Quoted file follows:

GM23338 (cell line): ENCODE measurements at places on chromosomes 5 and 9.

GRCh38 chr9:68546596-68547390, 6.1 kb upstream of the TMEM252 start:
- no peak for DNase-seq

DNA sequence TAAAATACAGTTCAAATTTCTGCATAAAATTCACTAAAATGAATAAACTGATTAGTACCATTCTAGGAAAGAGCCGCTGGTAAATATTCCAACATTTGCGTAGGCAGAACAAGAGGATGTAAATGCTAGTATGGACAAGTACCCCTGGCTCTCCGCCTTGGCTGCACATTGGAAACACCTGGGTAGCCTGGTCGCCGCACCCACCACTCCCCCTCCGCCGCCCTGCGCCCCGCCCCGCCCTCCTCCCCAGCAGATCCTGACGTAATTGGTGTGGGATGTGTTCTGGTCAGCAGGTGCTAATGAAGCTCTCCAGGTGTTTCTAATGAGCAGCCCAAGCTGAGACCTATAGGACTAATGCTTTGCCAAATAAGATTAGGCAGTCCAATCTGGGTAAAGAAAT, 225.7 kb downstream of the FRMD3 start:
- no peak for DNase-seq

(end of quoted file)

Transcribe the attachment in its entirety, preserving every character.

GM23338 (cell line): ENCODE measurements at places on chromosomes 5 and 9.

GRCh38 chr9:68546596-68547390, 6.1 kb upstream of the TMEM252 start:
- no peak for DNase-seq

DNA sequence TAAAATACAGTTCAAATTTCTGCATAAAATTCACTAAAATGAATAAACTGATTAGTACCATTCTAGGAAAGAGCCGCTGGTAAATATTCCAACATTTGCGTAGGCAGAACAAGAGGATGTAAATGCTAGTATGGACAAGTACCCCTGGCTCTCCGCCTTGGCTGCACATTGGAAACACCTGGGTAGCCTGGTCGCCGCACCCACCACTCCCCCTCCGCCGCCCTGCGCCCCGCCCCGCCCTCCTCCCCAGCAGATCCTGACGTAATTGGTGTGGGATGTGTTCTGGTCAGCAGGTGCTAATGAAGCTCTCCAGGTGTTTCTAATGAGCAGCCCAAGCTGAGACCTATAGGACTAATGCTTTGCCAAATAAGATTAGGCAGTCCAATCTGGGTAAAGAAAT, 225.7 kb downstream of the FRMD3 start:
- no peak for DNase-seq